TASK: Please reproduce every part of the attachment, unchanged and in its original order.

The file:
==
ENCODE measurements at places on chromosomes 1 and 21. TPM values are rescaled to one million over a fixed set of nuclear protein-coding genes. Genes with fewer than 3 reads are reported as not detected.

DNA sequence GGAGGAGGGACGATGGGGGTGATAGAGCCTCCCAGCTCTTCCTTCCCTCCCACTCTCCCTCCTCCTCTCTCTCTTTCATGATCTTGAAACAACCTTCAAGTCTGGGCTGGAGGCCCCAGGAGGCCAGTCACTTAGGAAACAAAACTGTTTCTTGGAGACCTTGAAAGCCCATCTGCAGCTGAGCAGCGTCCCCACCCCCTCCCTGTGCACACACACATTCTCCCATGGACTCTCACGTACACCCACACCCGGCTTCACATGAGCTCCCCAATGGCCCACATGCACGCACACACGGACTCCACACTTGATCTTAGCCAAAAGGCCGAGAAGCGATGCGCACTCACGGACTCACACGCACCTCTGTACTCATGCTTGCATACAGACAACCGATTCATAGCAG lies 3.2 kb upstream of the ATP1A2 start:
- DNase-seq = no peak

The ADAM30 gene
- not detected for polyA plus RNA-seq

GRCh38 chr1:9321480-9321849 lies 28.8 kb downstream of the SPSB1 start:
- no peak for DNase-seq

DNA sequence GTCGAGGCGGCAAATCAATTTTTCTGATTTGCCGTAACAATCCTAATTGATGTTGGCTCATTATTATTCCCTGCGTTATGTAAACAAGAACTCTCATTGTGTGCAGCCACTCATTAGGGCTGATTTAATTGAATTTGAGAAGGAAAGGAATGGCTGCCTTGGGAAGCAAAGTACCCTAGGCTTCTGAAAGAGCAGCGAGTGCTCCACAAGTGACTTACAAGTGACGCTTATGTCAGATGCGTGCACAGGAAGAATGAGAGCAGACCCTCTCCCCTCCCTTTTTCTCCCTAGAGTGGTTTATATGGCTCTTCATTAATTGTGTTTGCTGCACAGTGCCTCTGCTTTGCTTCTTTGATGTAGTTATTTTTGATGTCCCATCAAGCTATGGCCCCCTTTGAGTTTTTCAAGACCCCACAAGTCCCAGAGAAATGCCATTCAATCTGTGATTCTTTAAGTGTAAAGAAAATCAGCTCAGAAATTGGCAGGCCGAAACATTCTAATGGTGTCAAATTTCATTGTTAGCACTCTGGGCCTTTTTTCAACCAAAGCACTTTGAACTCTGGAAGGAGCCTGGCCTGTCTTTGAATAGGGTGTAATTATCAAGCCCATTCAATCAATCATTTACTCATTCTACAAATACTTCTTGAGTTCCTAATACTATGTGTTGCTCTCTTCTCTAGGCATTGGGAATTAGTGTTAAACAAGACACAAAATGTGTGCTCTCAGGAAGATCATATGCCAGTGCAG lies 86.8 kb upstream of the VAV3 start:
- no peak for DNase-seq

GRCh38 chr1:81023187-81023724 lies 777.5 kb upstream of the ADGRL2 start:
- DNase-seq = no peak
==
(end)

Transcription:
ENCODE measurements at places on chromosomes 1 and 21. TPM values are rescaled to one million over a fixed set of nuclear protein-coding genes. Genes with fewer than 3 reads are reported as not detected.

DNA sequence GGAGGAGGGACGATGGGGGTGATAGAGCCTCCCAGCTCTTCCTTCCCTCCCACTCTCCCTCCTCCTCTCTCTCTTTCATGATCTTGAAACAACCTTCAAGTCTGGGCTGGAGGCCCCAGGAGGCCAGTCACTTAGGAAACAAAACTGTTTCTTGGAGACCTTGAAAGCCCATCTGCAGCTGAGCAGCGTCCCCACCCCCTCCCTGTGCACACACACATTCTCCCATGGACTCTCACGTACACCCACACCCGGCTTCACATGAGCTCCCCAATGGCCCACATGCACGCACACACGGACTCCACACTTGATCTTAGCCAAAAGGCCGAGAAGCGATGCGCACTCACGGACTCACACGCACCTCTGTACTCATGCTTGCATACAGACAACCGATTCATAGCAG lies 3.2 kb upstream of the ATP1A2 start:
- DNase-seq = no peak

The ADAM30 gene
- not detected for polyA plus RNA-seq

GRCh38 chr1:9321480-9321849 lies 28.8 kb downstream of the SPSB1 start:
- no peak for DNase-seq

DNA sequence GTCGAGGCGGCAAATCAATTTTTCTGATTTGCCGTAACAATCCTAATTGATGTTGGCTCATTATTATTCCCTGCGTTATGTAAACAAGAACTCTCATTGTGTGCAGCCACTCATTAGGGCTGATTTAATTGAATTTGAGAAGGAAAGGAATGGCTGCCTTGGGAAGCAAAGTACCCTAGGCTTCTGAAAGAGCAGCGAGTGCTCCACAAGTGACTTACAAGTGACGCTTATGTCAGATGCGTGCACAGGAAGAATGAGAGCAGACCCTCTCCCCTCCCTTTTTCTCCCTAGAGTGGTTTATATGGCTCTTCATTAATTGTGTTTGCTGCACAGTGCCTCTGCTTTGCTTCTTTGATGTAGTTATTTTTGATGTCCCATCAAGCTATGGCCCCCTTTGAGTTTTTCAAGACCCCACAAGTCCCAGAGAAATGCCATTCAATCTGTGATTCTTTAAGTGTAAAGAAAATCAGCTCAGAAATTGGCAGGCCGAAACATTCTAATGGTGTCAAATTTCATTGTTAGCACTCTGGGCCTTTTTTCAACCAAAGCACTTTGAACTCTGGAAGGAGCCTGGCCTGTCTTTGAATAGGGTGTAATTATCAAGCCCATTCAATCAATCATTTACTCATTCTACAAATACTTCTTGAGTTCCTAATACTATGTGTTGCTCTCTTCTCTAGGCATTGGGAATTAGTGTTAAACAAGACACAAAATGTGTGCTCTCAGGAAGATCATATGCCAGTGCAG lies 86.8 kb upstream of the VAV3 start:
- no peak for DNase-seq

GRCh38 chr1:81023187-81023724 lies 777.5 kb upstream of the ADGRL2 start:
- DNase-seq = no peak